This is where criminology needs to step up. We have for a long time recognised and conceptually described different criminalities, across the spectrum of human deviance, but war has been left unaccounted for. In the visions of the 19th and 20th century social scientists, a world without war was conceptualised. The technological and social advancements permitted people to be optimistic of the role of international institutions sitting in arbitration to address international conflicts. It sounds unrealistic, but at the time when this is written, we are witness to another war, whilst there are numerous theatres of wars raging, leaving a trail of continuous destruction. Instead of choosing sides, splitting the good from the bad and trying to justify a just or an unjust war, maybe we should ask, “Why war”? In relation to youth crime, Rutherford famously pondered if we could let children just grow out of crime. Maybe, as an international community of people, we should do the same with war. Grow out of the crime of war. To do so we would need to stop the heroic drums, the idolisation of the glorious dead and instead, consider the frightened populations and the long stain of a violence which I have blogged about before: The crime of war
Last week featured my first weekend of rest in a long time and I was desperate to do nothing. In conversation with a friend I mentioned that I had not binge-watched anything in a long time and she suggested The Maid (streaming on Netflix) with a warning that it was brilliant but that I might find it traumatic. I consumed the entire season over the weekend, even after I messaged said friend to inform her after episode two that it was a difficult watch and I would need a break. I did not take a break and powered through. If you have ever been through, witnessed or supported someone through abuse, this will be a difficult watch but I also found it quite therapeutic because it was realistic.
The series is about domestic abuse and focuses on emotional abuse, addressing some of the stigma and contested victimhood of those who suffer non-physical abuse. Although based in the US, it addresses the lack of recognition in the legal system for abusive relationships that do not feature physical violence. The show highlighted that many in society do not recognise non-physical domestic abuse as ‘real’ or ‘enough’, and for a while the female lead (Alex) herself did not perceive herself to be victimised enough to warrant support from a refuge or seek help from the police. She later moves through her denial after getting flashbacks as a symptom of PTSD. She realised that having witnessed her father perpetrate violence towards her mother as a child, her daughter was now impacted in exactly the same way, despite this ‘lesser’ form of abuse.
Much of the series showed the struggles of single mothers leaving abusive relationships, often with nothing but the clothes on their backs. Forcibly displaced, they slowly try to rebuild their lives, applying for state benefits, social housing and childcare. Alex quickly finds a job and still finds it difficult to find a place to live because she needs state support to supplement her rent and deposit. There are few landlords who accept tenants receiving state support, both in the US and the UK. She is repeatedly facing the barriers of an unjust system, stacked against her because of the type of victimisation she suffered.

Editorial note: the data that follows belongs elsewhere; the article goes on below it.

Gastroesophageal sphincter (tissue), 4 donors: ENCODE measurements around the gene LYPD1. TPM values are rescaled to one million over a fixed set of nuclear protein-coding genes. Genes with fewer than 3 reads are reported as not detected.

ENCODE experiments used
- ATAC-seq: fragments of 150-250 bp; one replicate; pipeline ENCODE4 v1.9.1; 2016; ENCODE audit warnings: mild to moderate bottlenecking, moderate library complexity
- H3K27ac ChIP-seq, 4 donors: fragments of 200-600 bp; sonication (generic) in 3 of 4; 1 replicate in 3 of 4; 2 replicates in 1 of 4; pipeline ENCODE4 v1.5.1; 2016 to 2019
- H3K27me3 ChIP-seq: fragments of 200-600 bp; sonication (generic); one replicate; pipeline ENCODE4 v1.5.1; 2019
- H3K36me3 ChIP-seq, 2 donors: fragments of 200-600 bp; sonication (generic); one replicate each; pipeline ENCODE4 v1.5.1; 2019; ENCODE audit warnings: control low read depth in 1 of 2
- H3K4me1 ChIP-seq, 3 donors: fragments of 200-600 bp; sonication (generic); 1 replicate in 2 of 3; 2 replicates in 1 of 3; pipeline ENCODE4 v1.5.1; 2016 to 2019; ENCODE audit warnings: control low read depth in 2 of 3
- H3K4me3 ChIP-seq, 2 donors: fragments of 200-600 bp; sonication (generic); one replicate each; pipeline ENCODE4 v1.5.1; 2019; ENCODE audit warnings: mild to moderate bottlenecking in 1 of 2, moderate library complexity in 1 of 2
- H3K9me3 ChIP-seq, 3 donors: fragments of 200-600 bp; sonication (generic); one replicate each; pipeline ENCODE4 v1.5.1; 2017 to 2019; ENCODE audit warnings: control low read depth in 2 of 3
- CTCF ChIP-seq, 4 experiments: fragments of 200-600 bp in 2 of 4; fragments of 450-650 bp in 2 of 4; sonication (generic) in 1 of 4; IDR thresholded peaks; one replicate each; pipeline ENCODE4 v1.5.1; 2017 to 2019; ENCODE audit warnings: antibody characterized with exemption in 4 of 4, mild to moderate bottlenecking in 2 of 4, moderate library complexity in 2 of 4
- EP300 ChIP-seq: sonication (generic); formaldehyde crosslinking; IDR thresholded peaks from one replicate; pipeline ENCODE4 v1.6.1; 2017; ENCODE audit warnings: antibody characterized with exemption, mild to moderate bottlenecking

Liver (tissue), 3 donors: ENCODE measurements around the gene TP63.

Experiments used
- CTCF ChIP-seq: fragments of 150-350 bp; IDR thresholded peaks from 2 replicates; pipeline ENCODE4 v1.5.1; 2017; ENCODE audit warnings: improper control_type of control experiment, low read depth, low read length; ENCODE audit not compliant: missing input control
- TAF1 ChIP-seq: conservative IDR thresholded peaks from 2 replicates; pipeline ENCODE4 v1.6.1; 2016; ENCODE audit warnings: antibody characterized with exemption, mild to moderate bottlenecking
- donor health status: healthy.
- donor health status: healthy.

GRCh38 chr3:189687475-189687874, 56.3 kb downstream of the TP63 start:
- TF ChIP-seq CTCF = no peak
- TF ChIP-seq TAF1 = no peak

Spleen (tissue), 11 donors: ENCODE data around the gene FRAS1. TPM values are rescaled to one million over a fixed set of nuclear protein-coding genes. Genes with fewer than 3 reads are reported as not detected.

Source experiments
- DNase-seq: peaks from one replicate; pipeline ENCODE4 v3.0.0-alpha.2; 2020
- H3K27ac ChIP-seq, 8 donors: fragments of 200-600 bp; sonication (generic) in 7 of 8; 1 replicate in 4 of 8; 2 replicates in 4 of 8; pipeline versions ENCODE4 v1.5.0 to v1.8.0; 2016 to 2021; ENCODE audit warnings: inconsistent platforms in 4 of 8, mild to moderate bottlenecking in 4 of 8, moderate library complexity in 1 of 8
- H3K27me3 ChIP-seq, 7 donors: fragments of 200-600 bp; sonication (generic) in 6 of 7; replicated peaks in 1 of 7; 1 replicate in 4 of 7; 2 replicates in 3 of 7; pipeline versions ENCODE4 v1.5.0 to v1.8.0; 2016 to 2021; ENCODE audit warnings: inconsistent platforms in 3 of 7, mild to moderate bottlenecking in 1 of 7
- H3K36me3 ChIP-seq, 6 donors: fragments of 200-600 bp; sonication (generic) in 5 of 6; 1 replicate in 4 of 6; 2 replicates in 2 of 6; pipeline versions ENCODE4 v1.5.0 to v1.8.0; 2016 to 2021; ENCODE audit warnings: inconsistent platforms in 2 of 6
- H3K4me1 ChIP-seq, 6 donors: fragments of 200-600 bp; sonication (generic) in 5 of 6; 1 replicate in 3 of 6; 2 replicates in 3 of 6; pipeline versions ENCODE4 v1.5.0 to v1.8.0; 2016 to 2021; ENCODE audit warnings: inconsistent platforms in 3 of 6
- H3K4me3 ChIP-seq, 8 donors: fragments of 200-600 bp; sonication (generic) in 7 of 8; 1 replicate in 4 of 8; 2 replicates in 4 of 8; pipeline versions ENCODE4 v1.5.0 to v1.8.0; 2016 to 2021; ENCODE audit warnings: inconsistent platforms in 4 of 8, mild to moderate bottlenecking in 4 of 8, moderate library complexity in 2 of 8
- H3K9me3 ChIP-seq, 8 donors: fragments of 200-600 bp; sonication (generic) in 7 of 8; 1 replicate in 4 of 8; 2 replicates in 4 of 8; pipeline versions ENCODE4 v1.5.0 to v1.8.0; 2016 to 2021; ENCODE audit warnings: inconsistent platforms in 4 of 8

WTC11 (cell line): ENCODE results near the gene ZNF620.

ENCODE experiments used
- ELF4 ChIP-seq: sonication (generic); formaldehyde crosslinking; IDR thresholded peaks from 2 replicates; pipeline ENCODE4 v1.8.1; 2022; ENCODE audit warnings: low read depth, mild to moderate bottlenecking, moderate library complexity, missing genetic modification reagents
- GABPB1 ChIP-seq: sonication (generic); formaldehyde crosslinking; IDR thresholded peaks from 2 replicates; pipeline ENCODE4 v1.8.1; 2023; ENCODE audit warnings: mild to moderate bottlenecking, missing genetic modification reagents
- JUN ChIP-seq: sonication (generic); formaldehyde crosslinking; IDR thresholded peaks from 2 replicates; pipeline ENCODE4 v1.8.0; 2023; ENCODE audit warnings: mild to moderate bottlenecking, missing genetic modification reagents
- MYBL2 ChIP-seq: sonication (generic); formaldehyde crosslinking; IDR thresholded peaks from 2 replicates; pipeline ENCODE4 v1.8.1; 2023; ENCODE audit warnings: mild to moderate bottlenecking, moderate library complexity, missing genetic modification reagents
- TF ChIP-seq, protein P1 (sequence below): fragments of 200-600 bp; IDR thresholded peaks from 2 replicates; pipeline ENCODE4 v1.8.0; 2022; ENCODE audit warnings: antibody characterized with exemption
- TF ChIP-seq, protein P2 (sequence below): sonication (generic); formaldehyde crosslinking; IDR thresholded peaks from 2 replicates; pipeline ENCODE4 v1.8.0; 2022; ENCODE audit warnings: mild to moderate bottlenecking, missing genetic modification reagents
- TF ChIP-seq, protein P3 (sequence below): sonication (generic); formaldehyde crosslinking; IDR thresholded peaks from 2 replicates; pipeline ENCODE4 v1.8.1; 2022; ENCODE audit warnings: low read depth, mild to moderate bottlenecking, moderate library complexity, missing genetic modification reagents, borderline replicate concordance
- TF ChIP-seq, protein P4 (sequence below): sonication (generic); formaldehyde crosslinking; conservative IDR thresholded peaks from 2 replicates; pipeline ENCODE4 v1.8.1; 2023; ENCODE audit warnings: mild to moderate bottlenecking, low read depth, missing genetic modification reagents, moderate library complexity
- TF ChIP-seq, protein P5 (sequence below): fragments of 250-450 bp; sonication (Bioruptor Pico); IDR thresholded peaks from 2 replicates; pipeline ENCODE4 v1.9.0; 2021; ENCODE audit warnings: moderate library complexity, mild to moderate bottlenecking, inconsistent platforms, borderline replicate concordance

While facing structural barriers, the maid found help in the most unlikely people: women in the shelter, a social worker helping her to fight the system, a wealthy woman she worked for. Her relationships changed with some people to access support. She was forced to seek help from her father and another male friend when she was left homeless which had difficult gendered dynamics. The father had been abusive to her mother and when she recalled this, it caused conflict in her relationship and she left his home, despite this leaving her homeless once again. Her male friend appeared to be helpful and kind but did so with the expectation she would start a relationship with him and when this did not materialise she was again asked to leave with nowhere to go so she returns to her ex-partner.
The maid does not as much get back into a relationship with him than coexists with him. The relationship he thinks they have is not what her reality is. He thinks she has come home, she is there because she is homeless with nowhere else to go. They live parallel lives. After returning to the ‘family home’, Alex falls into depression and suffers PTSD. Some of the imagery here is intense. In one scene the sofa swallows her up, as if she wished to sink into the cracks of the furniture, not wanting to be seen, wanting to escape but with no means to flee or places to flee to. In other scenes, she tries to go for a walk in the forest, but the trees close in around her, visually representing the isolation her abuser has forced upon her.
My main criticism is in the final episode when Sean tells the maid he will get sober but getting sober will not fix this. Alcohol is not the problem. He was abusive during his sober phases. Quitting alcohol does not transplant men’s attitudes, values and beliefs towards women. Being sober does not remove the need for abusive men to control women. This sends the wrong message to the audience, and it is a dangerous message to send. I would have liked to see the series end with Sean admitting he was a controlling, abusive man and that he would get help for this. Instead he blamed his behaviour on alcohol.
I’m going to play the tape forward and imagine a season 2 because I have witnessed this scenario a few times over the years. He cleans up, gets sober and appears to look like he is doing well. He may have been to rehab or AA where he was taught that he probably should not punch walls or throw objects at people’s heads. He gets in a new relationship and it looks like all is well for a while but he still has not admitted or addressed why he was abusive so his behaviours are there, they are just more subtle. He gaslights, manipulates, controls. But he isn’t outwardly aggressive so he gets away with it for a while. Until he doesn’t.